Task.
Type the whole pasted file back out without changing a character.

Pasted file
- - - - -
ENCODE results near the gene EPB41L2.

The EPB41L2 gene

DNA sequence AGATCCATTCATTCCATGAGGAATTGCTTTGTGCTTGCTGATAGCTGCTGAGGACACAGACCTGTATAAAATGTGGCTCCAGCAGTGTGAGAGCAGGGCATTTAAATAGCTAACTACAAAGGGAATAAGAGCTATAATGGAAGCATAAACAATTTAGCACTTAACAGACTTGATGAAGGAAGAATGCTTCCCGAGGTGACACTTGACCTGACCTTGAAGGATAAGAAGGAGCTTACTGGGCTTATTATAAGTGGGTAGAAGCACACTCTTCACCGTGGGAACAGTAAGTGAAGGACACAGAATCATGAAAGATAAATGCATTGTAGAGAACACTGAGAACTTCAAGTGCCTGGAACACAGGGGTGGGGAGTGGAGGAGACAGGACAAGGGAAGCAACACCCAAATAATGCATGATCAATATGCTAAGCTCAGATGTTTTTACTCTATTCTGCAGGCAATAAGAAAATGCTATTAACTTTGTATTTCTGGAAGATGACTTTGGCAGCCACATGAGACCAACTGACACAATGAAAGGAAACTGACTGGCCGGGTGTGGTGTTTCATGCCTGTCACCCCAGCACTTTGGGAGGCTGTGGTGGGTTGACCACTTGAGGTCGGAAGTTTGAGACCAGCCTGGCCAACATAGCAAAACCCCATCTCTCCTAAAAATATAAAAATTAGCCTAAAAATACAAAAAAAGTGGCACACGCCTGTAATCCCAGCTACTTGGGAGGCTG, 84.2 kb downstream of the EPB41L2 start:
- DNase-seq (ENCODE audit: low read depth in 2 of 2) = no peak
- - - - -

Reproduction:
ENCODE results near the gene EPB41L2.

The EPB41L2 gene

DNA sequence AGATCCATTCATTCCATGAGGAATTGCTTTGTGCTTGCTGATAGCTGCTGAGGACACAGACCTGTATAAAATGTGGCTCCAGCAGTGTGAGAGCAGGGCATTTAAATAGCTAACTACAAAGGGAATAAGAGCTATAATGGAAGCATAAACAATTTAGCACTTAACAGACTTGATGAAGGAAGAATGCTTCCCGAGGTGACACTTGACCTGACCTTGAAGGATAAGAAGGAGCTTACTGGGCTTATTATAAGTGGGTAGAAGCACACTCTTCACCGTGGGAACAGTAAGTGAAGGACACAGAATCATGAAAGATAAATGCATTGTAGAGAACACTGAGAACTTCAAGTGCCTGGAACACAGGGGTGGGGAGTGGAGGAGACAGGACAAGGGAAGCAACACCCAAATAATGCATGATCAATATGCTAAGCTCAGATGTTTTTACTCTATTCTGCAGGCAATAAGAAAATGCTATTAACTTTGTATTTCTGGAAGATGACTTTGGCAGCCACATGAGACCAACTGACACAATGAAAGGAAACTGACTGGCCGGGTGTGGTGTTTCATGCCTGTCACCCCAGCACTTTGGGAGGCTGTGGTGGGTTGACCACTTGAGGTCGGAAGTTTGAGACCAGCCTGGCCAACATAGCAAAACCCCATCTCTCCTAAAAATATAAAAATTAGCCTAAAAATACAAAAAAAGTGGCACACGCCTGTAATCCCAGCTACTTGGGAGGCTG, 84.2 kb downstream of the EPB41L2 start:
- DNase-seq (ENCODE audit: low read depth in 2 of 2) = no peak